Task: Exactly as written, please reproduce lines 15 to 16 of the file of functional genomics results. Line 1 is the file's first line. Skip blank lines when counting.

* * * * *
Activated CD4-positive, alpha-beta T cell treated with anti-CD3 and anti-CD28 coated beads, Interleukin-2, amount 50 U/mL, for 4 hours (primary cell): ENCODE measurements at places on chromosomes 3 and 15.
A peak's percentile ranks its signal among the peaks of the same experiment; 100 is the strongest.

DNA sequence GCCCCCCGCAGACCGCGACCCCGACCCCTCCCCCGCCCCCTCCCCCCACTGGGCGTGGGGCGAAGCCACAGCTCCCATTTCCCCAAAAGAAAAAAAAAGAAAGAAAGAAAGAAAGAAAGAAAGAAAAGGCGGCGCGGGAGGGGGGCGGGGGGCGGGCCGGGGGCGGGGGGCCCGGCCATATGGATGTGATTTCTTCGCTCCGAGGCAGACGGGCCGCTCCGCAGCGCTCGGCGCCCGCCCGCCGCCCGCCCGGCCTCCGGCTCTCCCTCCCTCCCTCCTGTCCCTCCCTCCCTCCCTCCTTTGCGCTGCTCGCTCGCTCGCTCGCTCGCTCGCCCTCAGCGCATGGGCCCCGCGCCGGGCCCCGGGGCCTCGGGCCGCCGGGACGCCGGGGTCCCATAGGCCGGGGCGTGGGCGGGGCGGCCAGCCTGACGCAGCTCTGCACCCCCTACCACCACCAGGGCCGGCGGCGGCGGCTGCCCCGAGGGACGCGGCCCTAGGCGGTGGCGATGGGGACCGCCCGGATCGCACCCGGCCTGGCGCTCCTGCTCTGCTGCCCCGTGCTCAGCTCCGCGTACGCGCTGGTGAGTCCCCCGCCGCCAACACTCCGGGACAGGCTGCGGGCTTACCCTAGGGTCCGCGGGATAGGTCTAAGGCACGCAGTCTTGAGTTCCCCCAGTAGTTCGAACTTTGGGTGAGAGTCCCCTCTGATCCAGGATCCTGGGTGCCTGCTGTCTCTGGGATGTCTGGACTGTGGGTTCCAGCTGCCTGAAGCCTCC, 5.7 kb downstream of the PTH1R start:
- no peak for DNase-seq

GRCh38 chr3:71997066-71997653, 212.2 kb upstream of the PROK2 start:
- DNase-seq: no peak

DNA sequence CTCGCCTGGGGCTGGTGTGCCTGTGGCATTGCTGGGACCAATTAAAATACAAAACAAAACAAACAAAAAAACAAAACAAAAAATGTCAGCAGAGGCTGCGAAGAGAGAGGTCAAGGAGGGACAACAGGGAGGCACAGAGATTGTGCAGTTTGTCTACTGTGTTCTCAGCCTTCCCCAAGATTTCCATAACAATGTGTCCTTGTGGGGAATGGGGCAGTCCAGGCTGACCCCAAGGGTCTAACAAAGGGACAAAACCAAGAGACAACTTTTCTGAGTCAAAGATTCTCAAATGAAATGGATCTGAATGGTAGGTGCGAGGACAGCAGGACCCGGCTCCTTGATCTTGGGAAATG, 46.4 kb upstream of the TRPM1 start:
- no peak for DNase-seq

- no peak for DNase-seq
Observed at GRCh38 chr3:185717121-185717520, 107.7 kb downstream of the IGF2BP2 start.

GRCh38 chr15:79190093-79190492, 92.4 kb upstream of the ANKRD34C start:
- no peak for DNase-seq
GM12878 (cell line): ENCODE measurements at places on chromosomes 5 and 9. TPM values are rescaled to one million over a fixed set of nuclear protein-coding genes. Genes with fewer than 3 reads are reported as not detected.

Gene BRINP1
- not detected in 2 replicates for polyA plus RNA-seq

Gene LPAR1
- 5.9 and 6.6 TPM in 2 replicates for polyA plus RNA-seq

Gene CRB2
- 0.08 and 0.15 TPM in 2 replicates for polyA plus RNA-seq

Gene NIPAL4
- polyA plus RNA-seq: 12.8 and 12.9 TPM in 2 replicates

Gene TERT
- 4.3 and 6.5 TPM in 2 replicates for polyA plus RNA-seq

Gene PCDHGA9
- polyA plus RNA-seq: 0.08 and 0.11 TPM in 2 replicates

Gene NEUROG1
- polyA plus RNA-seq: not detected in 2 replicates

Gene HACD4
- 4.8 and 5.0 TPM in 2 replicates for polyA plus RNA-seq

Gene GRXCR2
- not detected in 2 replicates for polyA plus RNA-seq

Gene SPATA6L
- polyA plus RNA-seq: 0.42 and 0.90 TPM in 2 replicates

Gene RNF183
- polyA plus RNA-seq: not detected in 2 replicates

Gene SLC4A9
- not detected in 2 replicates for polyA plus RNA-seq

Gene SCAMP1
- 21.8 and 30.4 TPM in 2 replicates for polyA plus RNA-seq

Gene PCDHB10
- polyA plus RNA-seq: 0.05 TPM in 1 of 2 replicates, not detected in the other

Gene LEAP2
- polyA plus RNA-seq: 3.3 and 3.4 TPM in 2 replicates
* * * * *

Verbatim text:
- not detected in 2 replicates for polyA plus RNA-seq

Gene LPAR1